Open main menu Close main menu

Council required to serve notice for noise nuisance

Local Government
Legislation:
Ombudsmen Act 1975
Related legislation:
Health Act 1956,
Town and Country Planning Act 1977
Legislation display text:
Ombudsmen Act 1975, Town and Country Planning Act 1977, Health Act 1956
Agency:
Local Authority
Ombudsman:
Sir John Robertson
Case number(s):
C1620
Issue date:
Format:
HTML,
PDF,
Word
Language:
English

Failure to reduce noise nuisance

The complainant, a resident whose property was adjacent to the former boundary between a county council’s territory and a borough council’s territory, complained that the Council failed to reduce a noise nuisance. The noise that concerned the resident came from premises of a large transport company which formed one of the overnight delivery points for long haul road transport rigs.

The background to the issue lay in a lack of consultation on planning matters between the former County Council and Borough Council, as the latter had allowed residential development up to the edge of the borough boundary and the County Council had allowed industrial development up to the same boundary on the other side. The complainant claimed that the activity allowed by the County Council directly affected his ability to sleep soundly. The company’s activities took the form of unloading and loading of trucks, movement of forklifts and opening and shutting of container doors and building doors in a warehouse. While the Council initially said that the land use by the transport company was a permitted use, legislation under the Health Act 1956 and the Town and Country Planning Act 1977 required Councils to reduce nuisances.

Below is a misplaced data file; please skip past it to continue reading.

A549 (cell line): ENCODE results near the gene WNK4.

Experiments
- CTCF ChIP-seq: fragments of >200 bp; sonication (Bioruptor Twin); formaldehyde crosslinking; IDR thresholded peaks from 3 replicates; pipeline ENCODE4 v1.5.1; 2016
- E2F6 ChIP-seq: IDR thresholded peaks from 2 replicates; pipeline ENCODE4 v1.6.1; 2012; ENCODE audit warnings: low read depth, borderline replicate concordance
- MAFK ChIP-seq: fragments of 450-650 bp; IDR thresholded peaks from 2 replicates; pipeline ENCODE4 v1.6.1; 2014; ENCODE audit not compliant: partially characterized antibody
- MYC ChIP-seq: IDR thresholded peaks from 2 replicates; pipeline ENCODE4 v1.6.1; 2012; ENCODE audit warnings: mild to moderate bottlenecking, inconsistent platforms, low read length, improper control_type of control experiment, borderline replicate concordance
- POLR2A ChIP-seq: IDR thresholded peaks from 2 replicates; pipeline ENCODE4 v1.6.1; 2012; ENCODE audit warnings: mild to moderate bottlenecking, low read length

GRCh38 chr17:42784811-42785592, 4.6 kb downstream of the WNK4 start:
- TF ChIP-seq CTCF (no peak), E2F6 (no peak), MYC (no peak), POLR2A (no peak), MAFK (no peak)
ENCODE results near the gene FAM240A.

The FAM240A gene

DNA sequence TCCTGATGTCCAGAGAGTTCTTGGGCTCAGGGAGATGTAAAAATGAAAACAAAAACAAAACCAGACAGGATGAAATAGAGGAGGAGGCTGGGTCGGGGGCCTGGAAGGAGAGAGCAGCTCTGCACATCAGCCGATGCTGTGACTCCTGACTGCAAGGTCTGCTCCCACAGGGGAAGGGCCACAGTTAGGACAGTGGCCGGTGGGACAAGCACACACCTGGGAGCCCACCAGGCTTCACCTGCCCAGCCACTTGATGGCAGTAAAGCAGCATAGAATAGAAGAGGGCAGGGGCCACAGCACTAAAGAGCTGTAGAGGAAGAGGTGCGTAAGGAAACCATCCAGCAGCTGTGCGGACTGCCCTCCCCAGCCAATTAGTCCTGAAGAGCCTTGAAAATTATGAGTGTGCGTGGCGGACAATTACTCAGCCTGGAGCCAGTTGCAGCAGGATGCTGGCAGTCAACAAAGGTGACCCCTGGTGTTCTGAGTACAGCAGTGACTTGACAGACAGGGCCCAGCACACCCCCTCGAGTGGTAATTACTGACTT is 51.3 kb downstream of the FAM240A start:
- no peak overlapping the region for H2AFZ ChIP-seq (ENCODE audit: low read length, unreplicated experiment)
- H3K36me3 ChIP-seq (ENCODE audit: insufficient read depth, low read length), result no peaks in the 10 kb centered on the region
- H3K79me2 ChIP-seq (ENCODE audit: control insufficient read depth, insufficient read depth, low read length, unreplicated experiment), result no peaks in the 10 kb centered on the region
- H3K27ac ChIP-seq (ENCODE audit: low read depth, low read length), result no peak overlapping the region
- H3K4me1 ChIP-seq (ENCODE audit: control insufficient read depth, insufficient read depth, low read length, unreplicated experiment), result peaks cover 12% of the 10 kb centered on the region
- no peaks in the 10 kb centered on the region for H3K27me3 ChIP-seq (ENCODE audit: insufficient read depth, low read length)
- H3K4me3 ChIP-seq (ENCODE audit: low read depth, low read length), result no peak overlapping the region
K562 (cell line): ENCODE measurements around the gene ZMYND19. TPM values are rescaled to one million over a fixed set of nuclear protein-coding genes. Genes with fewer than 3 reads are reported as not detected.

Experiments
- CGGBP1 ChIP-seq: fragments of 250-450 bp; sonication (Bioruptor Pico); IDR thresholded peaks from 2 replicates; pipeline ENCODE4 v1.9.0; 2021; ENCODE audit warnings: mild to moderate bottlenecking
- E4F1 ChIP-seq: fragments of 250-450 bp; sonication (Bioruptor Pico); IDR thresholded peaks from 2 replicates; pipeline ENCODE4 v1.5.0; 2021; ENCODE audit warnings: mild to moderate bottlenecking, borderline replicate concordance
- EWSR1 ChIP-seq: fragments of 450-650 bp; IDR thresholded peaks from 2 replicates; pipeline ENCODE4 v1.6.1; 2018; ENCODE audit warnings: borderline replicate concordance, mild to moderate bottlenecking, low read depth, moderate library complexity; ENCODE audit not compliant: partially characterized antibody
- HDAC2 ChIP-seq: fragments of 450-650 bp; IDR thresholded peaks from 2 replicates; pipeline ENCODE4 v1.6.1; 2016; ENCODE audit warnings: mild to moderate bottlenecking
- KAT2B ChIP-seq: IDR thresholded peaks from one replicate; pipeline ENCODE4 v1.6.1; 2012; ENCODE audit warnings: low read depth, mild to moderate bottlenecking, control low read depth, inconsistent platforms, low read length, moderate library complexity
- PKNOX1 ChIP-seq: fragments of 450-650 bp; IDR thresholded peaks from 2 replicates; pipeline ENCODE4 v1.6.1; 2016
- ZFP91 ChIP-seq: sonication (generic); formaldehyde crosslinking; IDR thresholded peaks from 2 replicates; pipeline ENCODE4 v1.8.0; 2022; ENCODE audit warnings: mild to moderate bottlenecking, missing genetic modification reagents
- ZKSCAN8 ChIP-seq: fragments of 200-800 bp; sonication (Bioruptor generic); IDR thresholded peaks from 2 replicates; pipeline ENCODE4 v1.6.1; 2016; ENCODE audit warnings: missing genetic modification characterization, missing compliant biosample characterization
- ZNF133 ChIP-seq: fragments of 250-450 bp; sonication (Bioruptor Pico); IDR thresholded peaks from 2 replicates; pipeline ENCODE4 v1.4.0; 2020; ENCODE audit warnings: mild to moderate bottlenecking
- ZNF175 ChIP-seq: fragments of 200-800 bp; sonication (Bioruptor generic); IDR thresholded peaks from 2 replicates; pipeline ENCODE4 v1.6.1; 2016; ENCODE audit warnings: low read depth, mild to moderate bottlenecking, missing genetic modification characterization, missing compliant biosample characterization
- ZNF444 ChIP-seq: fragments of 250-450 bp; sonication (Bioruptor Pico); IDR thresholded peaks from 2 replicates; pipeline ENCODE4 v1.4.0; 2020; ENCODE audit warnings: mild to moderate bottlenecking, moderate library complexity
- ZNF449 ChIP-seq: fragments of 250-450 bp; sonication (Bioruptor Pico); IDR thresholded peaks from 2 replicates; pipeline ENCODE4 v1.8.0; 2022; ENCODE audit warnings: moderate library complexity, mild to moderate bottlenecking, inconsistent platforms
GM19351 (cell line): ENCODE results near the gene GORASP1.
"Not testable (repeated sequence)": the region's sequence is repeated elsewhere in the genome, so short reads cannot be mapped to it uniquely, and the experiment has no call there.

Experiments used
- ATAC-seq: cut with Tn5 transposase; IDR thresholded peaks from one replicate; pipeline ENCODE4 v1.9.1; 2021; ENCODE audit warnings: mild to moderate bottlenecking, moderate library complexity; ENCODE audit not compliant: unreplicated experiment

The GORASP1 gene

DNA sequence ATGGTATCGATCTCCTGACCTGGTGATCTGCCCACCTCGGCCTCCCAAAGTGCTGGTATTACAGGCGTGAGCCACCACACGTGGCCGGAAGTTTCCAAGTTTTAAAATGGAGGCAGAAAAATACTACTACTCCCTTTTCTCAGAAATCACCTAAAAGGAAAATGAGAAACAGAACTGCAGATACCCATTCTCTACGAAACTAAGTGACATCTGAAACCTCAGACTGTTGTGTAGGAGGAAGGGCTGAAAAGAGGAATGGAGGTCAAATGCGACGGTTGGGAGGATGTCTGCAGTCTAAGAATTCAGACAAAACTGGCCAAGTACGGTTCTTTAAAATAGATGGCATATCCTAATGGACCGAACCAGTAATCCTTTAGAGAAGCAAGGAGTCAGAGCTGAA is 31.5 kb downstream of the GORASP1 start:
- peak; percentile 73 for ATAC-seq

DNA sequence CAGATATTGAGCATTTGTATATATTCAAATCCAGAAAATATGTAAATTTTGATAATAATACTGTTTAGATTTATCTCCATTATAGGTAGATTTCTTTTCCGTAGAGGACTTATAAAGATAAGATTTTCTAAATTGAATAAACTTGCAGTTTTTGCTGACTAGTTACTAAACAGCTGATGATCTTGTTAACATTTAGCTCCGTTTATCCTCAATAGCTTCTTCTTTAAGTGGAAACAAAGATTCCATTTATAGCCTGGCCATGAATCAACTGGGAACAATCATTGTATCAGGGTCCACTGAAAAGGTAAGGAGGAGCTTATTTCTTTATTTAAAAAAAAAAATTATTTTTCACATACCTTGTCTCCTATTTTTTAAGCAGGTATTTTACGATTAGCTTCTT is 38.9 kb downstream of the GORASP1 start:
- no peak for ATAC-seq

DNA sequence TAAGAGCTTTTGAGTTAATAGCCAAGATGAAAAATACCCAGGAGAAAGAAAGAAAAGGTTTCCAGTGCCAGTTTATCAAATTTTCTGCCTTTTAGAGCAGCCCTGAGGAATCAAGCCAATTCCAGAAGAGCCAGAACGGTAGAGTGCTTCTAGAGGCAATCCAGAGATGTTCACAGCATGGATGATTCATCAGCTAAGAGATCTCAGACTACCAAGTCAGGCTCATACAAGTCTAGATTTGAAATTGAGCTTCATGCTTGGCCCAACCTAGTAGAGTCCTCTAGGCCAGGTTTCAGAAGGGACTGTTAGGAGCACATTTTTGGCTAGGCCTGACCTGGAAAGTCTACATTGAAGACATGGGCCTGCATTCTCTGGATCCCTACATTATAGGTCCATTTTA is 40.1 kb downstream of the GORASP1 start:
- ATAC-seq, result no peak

The Ombudsman noted that it was clear that the noise at some times of the night was excessive and intrusive, and that in the early hours of the morning it could from time to time be double the permitted noise level in terms of the district scheme, being in excess of 75 decibels and exceeding the background noise level by 30 decibels, which impacted on the complainant’s ability to sleep. The Council was asked what it believed it should do given the findings and it sought legal advice on the matter. During the course of this process further enquiries were made concerning whether the use was a permitted use. It was found that the use of the property had the status of an existing non-conforming use. The land was zoned industrial and the use of the land did not appear to be either a predominant or conditional use in terms of the Council’s district scheme. The night time activity on the site appeared to come into this category. Further it was found that the original planning consent given to the company in 1966 contained the condition that no normal work was to be carried on after 8.00 pm and it was evident that the transport company’s activities were outside the bounds of the planning consent. The Council served notice on the company under section 77(7) of the Town and Country Planning Act to cease all outside activity on the site between 8.00 pm and 6.00 am.

With the Council’s decision to serve notice on the company, the matter became subject to the judicial process and under section 17(1)(a) of the Ombudsmen Act 1975 the Ombudsman decided to discontinue his enquiries on that basis.

This case note is published under the authority of the Ombudsmen Rules 1989. It sets out an Ombudsman’s view on the facts of a particular case. It should not be taken as establishing any legal precedent that would bind an Ombudsman in future.

Last updated: